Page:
Under the new schedule, no state would hold a primary or caucus before the first Tuesday in February 2012, in attempt to avoid a repetition of 2008, when the Iowa caucuses were held Jan. 3.
Iowa and New Hampshire would retain their status as the nation's first contests, held in February, joined by South Carolina and Nevada.
Other contests would generally be held in April or later, although states would have the option of holding votes in March, provided convention delegates chosen at those elections were awarded to candidates in proportion to the percentage of the vote they received, rather than in a winner-take-all system.
The use of primaries to select presidential candidates is rare outside the United States. In parliamentary systems political parties, of course, choose their leaders in a intra-party vote. In many countries, the selection of the presidential candidate is hand-picked by party leaders or a party directorate. In Brazil, it was outgoing President Ignácio Lula da Silva who picked his top aide Dilma Rousseff to be the candidate of the Partido dos Trabalhadores (PT), the Workers' Party.
To my knowledge only Argentina, Chile, Colombia, México and South Africa have some sort of presidential primary to choose candidates of the various respective political parties. In each of these cases, a national primary is held on the same day. And only Colombia allows non-party members to vote in the primaries of a political party. The Chilean left, however, has generally held a primary to choose a single candidate from the various parties that form the La Concertación, a grouping that includes Marxist to Christian Democratic parties. In Argentina, only registered Peronists can vote in the Peronist primary just as in México, the PRI primary is limited to members of the PRI.
The idea of a national primary has been a progressive goal since the Taft Administration and next year will mark the centennial of the first legislative proposal, that of Alabama Congressman Richard Hobson, to hold a national primary. Teddy Roosevelt and Woodrow Wilson both supported the idea.
It's striking that GOP leaders are hailing this new schedule because it avoids the development of a single national primary. By holding the first contests in smaller, rural and generally some of the more conservative states, they can weed out the more moderate and liberal candidates. Not since 1984 has the most liberal candidate in either party won the nomination. And that is largely due to the outsized influence that Iowa and New Hampshire have. It's not that the winner of these contests necessarily go on to win the nomination but rather that those who fare poorly are forced to drop out before the rest of the country gets to pass judgment.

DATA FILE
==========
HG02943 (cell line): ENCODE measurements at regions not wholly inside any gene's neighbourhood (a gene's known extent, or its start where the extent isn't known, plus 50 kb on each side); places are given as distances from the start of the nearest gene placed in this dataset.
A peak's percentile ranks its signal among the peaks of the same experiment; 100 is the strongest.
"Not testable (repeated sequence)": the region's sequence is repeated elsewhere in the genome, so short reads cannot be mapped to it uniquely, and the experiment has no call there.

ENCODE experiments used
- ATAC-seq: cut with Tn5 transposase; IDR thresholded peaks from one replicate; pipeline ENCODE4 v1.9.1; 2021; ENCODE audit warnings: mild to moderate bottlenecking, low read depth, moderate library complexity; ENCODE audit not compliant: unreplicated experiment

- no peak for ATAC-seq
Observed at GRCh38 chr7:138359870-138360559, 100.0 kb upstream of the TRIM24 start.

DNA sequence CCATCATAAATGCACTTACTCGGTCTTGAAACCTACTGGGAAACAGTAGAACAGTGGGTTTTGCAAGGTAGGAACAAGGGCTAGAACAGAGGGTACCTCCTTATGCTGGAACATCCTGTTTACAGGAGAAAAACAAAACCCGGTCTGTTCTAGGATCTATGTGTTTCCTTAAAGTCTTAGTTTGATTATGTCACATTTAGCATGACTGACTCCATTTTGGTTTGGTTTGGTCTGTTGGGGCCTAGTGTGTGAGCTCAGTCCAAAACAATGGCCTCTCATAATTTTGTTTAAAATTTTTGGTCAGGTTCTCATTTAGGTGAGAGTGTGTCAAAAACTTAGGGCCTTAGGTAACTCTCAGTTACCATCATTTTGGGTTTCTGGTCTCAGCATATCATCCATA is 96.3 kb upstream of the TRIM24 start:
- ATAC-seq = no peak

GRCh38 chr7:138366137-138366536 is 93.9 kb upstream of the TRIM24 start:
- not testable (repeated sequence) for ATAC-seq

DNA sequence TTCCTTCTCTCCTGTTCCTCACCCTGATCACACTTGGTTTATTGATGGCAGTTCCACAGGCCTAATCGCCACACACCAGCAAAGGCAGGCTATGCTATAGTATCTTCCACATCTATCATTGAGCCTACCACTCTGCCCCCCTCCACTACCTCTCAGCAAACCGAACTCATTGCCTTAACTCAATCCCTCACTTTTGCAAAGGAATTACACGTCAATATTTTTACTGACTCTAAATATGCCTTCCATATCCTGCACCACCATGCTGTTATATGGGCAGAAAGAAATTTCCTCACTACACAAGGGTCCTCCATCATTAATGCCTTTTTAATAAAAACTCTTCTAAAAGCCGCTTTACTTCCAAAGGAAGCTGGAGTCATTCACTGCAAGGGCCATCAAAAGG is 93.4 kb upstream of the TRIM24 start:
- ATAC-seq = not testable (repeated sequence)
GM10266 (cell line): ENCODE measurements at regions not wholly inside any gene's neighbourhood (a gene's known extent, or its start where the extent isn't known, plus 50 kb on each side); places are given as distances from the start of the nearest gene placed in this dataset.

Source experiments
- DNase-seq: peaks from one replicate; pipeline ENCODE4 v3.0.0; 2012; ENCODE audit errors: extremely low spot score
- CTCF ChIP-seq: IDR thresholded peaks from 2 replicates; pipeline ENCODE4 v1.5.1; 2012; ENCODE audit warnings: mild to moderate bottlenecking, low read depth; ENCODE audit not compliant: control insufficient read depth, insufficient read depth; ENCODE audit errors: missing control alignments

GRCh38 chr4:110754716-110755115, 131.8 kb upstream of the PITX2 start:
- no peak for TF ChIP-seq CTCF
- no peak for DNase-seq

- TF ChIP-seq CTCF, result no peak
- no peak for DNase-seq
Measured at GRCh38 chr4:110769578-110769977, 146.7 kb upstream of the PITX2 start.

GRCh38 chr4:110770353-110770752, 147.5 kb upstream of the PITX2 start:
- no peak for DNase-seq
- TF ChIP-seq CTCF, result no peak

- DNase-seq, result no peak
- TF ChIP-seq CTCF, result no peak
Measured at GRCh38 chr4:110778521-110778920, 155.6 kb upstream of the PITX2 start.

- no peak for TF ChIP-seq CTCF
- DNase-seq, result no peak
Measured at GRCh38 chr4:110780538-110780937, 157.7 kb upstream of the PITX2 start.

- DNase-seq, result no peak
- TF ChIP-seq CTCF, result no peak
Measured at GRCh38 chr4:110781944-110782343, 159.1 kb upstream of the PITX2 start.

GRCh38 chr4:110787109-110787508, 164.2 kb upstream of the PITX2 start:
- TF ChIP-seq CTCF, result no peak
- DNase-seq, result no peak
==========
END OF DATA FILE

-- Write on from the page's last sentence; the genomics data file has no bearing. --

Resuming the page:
by desmoinesdem, Mon Apr 26, 2010 at 05:44:36 PM EDT
A month after the House and Senate unanimously approved a bill restricting direct-mail pieces designed to look like census documents, the Republican National Committee is at it again:
An RNC mailer obtained by TPMmuckraker bears the words "Census Document" and, in all caps, "DO NOT DESTROY/OFFICIAL DOCUMENT," on the outside of the envelope. In smaller letters, it says: "This is not a U.S. government document." The new law requires, among other things, that such mailers state the name and address of the sender on the outside of the envelope -- something the RNC's missive doesn't appear to do. Inside, a letter from RNC chair Michael Steele, dated April 12, asks recipients to fill out a questionnaire about their political views, and solicits donations of as much as $500 or more. (See the mailer here.)
Last month, in response to virtually identical RNC mailers, members of both parties cried foul, raising the concern that the mailers could reduce the response rate for the actual Census -- which was mailed to Americans last month -- by confusing some voters. [...] Congress quickly passed a law -- the House vote was 416-0 -- requiring that mailers marked "census" state the name and address of the sender on the outside of the envelope, and contain an unambiguous disclaimer making clear that the mailer is not affiliated with the government.